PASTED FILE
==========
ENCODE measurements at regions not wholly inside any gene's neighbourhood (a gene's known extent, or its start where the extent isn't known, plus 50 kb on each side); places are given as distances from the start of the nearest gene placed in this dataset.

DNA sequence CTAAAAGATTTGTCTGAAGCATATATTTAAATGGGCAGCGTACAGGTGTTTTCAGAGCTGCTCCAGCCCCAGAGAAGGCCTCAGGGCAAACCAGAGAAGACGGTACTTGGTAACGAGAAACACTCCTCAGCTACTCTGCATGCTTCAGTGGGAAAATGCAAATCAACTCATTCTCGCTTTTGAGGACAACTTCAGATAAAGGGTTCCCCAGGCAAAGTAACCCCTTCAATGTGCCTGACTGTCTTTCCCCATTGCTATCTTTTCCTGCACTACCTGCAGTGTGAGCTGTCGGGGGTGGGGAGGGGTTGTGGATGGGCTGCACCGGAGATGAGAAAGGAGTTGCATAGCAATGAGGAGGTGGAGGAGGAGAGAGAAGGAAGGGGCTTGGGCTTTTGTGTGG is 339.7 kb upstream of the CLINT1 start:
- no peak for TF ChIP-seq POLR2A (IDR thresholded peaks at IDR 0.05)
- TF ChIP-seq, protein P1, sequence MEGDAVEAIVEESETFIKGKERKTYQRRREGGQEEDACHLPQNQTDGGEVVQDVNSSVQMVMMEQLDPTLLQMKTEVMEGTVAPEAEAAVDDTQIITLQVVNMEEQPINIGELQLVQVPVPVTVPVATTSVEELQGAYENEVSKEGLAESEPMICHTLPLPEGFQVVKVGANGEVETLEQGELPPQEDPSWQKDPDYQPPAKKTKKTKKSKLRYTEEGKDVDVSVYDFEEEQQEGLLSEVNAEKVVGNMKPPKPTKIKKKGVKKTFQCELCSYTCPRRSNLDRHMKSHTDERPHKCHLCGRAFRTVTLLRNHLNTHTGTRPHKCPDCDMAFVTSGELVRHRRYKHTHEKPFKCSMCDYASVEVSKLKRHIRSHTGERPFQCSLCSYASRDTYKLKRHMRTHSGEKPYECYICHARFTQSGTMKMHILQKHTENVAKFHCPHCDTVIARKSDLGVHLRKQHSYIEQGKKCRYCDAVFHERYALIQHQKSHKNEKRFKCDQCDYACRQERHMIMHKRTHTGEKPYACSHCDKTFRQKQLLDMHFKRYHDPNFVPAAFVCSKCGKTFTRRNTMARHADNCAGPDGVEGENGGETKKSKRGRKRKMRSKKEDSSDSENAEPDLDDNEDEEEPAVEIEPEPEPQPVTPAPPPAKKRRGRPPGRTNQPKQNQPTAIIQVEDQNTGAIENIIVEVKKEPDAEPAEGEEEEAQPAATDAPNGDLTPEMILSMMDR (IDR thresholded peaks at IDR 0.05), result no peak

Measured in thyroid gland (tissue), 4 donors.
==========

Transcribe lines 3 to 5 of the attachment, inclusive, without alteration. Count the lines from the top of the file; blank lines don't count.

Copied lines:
- no peak for TF ChIP-seq POLR2A (IDR thresholded peaks at IDR 0.05)
- TF ChIP-seq, protein P1, sequence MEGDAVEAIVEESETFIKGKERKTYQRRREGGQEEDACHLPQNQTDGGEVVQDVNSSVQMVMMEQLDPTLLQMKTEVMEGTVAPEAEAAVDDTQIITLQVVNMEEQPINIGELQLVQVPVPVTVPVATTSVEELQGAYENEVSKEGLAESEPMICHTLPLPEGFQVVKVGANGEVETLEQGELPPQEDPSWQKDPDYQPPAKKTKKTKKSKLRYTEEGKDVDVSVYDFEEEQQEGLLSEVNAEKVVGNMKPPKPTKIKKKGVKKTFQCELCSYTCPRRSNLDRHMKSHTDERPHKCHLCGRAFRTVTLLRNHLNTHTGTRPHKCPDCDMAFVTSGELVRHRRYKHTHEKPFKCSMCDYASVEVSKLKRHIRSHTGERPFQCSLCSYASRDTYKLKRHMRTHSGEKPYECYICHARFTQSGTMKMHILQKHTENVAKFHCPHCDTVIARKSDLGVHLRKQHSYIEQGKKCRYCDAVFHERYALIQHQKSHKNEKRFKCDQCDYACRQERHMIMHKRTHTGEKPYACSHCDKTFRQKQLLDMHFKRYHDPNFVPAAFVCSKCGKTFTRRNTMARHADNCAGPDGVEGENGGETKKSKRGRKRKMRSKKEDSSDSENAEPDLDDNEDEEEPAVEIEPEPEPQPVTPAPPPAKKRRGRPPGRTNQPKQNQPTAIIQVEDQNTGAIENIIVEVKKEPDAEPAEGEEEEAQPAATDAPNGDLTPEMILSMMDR (IDR thresholded peaks at IDR 0.05), result no peak

Measured in thyroid gland (tissue), 4 donors.